Good nutrition is especially important for women when they are thinking about getting pregnant, pregnant or breastfeeding. Pregnancy is a time when your nutritional needs are greater, in order to nourish both yourself and your growing baby. Good nutrition now will benefit your children throughout their lives.
You don’t need to change your diet drastically when you are preparing for pregnancy, are pregnant or breastfeeding. You should continue to eat healthy foods, drink plenty of water and keep active. However, there are a few extra things you need to be aware of in relation to certain vitamins and minerals, alcohol, and food safety.
Eating from each of the following food groups every day helps to ensure you have all the nutrients you need to nourish yourself and your baby.
These serving size recommendations are based on Ministry of Health resources: Eating for Healthy Pregnant Women and Eating for Healthy Breastfeeding Women.
With pregnancy, you may become constipated. Eat foods with fibre (fruit, vegetables and whole grains). Kiwifruit has laxative properties and is an excellent way to stay regular as it also is a nutritionally dense fruit.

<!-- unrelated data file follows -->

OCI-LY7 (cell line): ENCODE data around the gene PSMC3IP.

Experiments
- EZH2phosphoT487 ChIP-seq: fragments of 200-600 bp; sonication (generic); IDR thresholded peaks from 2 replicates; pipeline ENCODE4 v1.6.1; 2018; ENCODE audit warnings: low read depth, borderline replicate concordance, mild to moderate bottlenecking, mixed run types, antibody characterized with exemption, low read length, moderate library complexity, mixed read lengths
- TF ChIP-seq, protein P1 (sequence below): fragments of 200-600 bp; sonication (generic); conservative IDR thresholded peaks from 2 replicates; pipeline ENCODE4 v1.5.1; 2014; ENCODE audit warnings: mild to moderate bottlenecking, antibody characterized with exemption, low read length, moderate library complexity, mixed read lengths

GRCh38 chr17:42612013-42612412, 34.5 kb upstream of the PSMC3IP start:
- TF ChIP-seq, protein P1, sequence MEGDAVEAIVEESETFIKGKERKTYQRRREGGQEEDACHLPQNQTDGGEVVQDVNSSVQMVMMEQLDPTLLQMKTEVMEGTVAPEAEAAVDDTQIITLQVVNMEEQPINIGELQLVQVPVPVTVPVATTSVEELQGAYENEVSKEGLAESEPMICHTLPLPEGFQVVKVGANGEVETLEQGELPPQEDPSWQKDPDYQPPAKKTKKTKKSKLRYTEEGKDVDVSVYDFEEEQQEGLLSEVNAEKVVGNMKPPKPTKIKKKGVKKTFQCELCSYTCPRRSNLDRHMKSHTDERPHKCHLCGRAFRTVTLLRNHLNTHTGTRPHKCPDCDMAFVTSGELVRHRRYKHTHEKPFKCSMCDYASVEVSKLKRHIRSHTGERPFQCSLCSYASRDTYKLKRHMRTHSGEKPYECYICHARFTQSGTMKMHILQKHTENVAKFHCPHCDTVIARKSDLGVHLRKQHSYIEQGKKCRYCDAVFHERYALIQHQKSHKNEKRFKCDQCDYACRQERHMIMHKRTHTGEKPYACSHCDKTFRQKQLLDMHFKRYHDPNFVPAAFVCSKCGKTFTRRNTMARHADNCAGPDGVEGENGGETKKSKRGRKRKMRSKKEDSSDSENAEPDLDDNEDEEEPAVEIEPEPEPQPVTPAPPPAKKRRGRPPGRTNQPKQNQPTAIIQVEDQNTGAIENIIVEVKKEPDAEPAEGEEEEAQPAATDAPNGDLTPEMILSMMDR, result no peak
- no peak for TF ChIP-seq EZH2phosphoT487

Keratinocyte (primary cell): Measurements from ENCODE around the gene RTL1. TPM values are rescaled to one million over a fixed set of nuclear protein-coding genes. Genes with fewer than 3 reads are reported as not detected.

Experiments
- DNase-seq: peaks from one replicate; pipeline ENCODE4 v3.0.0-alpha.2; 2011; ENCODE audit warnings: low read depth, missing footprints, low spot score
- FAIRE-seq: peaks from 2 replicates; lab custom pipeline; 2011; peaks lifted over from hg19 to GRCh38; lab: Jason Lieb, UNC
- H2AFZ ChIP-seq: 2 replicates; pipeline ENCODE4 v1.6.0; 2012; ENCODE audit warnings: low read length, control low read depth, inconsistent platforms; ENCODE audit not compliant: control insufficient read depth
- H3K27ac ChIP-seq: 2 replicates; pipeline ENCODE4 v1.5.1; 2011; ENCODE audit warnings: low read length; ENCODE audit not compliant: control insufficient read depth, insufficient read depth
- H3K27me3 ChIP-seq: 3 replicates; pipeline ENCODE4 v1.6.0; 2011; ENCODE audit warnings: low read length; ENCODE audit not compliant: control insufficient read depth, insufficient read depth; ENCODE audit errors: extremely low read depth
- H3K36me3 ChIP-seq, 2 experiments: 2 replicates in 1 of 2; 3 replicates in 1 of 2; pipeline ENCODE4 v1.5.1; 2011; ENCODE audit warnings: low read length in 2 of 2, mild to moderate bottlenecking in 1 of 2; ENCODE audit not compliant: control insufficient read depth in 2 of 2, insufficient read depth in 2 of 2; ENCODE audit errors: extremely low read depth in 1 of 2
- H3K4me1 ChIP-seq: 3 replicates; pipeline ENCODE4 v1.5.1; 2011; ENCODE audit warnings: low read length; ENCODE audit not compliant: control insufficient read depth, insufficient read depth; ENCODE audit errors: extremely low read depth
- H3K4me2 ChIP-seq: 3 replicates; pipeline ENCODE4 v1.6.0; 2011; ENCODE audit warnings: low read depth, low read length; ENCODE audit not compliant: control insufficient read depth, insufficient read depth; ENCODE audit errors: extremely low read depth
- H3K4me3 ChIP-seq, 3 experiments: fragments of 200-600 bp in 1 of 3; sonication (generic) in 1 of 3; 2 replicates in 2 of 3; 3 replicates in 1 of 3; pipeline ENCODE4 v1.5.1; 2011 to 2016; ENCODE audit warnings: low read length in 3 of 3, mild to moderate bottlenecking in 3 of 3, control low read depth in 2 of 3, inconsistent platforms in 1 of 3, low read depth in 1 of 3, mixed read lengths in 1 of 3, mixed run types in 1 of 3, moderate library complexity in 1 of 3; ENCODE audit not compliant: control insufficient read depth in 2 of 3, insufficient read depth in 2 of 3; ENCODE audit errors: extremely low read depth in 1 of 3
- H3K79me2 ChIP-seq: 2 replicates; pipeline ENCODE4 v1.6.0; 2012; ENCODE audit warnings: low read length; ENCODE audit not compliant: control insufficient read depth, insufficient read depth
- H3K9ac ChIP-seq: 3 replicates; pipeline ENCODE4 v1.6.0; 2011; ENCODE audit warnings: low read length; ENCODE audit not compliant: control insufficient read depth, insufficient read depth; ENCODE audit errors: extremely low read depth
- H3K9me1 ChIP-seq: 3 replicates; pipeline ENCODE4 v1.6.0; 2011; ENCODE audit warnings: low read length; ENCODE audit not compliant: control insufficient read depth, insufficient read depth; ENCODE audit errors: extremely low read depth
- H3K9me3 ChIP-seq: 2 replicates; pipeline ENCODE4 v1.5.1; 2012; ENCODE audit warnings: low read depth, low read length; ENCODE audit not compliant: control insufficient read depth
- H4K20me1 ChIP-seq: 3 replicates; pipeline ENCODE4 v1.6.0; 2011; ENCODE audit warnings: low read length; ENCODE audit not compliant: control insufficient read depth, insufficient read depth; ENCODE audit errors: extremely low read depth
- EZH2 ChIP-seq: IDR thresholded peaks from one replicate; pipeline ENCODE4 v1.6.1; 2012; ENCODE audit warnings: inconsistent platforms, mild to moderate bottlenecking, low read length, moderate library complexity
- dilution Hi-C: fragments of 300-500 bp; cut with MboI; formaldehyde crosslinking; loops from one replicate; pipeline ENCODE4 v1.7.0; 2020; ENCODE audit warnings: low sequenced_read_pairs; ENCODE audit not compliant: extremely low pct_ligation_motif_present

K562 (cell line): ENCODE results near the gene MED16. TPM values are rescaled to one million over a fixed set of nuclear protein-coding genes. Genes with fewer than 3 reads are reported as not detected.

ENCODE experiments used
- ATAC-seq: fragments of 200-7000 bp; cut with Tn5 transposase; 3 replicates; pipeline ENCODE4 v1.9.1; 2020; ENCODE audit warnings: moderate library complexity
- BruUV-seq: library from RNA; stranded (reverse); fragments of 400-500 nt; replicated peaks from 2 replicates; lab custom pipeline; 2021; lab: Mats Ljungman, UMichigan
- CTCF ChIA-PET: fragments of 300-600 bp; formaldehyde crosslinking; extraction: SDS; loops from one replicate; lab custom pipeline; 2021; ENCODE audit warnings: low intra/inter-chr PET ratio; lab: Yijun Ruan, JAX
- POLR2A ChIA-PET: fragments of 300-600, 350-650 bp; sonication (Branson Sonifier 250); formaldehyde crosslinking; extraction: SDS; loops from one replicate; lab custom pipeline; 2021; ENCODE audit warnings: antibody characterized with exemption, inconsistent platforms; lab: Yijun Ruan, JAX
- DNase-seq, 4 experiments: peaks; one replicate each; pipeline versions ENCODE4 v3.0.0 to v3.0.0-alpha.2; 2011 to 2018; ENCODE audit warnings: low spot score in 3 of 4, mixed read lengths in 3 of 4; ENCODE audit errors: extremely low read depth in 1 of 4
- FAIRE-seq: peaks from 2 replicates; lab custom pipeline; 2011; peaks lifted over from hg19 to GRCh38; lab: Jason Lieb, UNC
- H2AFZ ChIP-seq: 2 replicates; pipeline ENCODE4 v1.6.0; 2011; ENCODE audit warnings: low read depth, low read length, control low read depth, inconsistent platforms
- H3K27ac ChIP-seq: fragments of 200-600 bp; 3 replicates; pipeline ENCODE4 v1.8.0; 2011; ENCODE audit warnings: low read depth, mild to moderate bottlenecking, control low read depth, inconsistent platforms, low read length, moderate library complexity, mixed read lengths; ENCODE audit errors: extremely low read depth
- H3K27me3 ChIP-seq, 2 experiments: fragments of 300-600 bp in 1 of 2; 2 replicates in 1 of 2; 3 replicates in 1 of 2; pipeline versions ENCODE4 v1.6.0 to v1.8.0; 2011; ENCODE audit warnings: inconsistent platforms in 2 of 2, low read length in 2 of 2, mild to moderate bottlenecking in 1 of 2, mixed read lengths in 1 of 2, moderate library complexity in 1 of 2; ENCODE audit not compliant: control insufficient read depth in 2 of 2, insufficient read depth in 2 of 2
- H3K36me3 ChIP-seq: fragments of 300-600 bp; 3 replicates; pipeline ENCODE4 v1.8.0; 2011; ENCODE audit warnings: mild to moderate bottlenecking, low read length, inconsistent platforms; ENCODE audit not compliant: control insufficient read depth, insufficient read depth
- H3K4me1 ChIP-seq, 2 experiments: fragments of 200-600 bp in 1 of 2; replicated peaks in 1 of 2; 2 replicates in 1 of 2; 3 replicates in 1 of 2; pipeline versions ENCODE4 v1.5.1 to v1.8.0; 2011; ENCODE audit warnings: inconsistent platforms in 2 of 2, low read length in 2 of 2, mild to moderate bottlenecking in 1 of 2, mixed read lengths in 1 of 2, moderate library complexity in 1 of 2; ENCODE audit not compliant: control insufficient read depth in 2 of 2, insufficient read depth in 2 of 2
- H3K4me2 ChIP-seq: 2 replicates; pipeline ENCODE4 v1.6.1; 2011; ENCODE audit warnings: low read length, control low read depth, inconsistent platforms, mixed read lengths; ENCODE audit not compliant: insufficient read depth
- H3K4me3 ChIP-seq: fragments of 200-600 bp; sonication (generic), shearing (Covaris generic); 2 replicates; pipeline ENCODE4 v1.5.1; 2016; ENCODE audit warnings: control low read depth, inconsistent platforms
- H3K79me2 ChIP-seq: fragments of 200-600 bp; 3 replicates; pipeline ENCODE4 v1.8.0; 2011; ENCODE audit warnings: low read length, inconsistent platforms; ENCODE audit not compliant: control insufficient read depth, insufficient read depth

It can get difficult to keep up with the servings you eat every day, especially when the recommended servings are as large as 7-9 servings. Some ways to try and reach these serving numbers are:
Vegetables and fruits:
Iron carries oxygen throughout the body, giving cells the energy to function and keep your body moving. Lack of iron will make you feel tired and exhausted during pregnancy and while breastfeeding.
Animal products provide the best-used iron, with red meat the richest source. Others include chicken, fish and eggs. If you do not eat meat you need to eat larger amounts of other iron-containing foods, such as tofu, whole-grain bread, nuts, seeds, dried beans, peas or lentils. Eating two or more servings of these foods each day will help you meet your iron needs. To help increase the amount of iron used from these foods, have something rich in Vitamin C at the same time, such as capsicum, tomato or fruit juice. Tea and coffee may reduce the amount of iron absorbed so avoid drinking these until about an hour after a meal, or have them between meals.
Pregnant and breastfeeding women need extra calcium for their growing baby as well as to keep their own bones strong. Dairy foods are the best sources of calcium but if you don’t eat these, there are many other sources of calcium.
Calcium requirements during pregnancy and breastfeeding vary with age. Teenagers need more, as their own bones are still growing. An adult female will meet her needs by eating 2-3 servings of dairy products (or equivalent) each day, e.g. a glass of milk, a pottle of yoghurt and a slice of cheese. Teenagers need an extra serving. If you drink non-dairy milk check that it is enriched with calcium and vitamin B12.
Iodine helps the baby to develop, especially the brain. Pregnant and breastfeeding women need more iodine as babies get iodines from their mothers.